Options galore.

Back in April, The Massachusetts Bay Transit Authority launched a map redesign competition to see how Boston's current subway map could be re-imagined and improved. The initiative immediately drew criticism for not offering any compensation to designers, but as we found out yesterday, the controversy didn’t starve the MBTA of painstakingly-designed entries.

In a new survey, the MBTA invites the public to vote for their favorite design among the six finalists chosen by a panel of MBTA representatives, academics, urban planners, and "mapping aficionados." The MBTA expects to announce the winner by the end of the month, but makes no guarantee that the crowd favorite will be adopted as the new map. The survey closes on September 20.

The six finalists (click to see a larger version):

The rest of the entries can be viewed here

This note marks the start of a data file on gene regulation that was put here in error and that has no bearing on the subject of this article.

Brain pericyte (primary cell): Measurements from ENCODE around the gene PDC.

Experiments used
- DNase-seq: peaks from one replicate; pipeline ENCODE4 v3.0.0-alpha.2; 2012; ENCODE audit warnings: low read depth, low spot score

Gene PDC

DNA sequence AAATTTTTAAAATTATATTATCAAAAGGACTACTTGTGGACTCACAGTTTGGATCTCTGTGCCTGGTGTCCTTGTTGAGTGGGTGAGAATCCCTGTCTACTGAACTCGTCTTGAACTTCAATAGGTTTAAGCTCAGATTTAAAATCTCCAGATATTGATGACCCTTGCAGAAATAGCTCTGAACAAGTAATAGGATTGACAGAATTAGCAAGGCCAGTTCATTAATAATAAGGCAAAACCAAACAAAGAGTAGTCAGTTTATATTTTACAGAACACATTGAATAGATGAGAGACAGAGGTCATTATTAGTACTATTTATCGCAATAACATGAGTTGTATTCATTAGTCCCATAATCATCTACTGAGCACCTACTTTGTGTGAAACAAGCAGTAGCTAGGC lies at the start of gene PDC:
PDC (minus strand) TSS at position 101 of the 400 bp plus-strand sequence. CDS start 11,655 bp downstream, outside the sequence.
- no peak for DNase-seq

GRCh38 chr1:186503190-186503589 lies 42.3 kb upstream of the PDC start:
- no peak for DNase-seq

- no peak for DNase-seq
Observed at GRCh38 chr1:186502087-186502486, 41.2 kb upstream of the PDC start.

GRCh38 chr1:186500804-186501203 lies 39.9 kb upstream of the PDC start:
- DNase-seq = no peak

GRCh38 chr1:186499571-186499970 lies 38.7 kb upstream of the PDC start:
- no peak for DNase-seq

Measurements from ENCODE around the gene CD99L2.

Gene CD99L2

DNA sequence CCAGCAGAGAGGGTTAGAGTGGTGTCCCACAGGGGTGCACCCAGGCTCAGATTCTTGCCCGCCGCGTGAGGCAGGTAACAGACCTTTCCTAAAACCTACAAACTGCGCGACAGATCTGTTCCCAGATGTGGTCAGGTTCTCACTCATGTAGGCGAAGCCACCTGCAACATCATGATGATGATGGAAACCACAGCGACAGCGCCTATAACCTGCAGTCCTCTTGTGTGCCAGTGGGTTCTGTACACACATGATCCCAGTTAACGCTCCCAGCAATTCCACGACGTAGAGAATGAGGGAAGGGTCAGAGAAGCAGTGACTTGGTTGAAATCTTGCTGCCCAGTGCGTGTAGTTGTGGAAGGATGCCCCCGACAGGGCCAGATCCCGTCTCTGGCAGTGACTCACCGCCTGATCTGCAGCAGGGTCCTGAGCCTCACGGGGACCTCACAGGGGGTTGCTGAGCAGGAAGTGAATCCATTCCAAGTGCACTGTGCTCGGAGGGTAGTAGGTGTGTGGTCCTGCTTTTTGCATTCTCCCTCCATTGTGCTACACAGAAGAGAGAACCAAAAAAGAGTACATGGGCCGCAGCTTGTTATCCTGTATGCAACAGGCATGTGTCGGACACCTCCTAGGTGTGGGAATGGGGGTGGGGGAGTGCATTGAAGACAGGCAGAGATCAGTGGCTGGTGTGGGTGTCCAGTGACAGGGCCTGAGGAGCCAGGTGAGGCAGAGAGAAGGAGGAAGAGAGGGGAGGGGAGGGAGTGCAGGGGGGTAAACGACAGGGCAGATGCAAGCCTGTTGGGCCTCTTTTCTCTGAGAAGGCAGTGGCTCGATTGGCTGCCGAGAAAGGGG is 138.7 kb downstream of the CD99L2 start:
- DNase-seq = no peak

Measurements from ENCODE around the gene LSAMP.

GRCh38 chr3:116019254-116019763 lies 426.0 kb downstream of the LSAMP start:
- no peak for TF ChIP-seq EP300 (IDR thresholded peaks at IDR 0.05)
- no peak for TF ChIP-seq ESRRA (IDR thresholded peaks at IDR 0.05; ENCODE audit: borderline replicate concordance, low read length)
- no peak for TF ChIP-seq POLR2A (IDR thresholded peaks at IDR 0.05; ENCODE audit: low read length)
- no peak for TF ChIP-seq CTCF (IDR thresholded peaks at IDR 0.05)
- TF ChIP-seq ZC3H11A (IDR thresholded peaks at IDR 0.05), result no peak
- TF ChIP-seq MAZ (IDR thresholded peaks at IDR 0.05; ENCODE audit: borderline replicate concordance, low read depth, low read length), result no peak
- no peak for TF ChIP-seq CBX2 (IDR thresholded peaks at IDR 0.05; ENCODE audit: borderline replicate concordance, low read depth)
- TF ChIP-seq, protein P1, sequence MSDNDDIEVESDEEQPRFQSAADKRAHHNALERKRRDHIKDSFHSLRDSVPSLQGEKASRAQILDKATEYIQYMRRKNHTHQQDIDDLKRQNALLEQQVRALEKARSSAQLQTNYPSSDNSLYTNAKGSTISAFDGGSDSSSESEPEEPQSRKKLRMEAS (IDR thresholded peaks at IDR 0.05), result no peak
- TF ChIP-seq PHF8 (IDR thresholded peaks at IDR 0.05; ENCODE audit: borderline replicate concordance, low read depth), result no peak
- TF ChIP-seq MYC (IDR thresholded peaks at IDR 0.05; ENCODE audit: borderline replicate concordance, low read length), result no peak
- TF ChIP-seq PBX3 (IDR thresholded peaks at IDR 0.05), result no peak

All images courtesy of MBTA. 

About the Author

Most Popular

  1. A photo of a cyclist on the streets of Chicago's Pilsen neighborhood.
    Equity

    Can Historic Preservation Cool Down a Hot Neighborhood?

    The new plan to landmark Chicago’s Pilsen neighborhood aims to protect more than just buildings: It’s designed to curb gentrification.

  2. A cat lays flat on a bench at a park on the outskirts of Tokyo.
    Life

    Why Don't Americans Use Their Parks at Night?

    Most cities aren’t fond of letting people use parks after dark. But there are good lifestyle, environmental, and safety reasons to reconsider.

  3. Rows of machinery with long blue tubes and pipes seen at a water desalination plant.
    Environment

    A Water-Stressed World Turns to Desalination

    Desalination is increasingly being used to provide drinking water around the globe. But it remains expensive and creates its own environmental problems.

  4. a photo of a woman covering her ears on a noisy NYC subway platform
    Life

    My Quixotic Quest for Quiet in New York City

    In a booming city, the din of new construction and traffic can be intolerable. Enter Hush City, an app to map the sounds of silence.   

  5. Design

    What Cities Can Do to Help Birds and Bees Survive

    Pollinators—the wildlife that shuffle pollen between flowers—are being decimated. But they may still thrive with enough help from urban humans.

×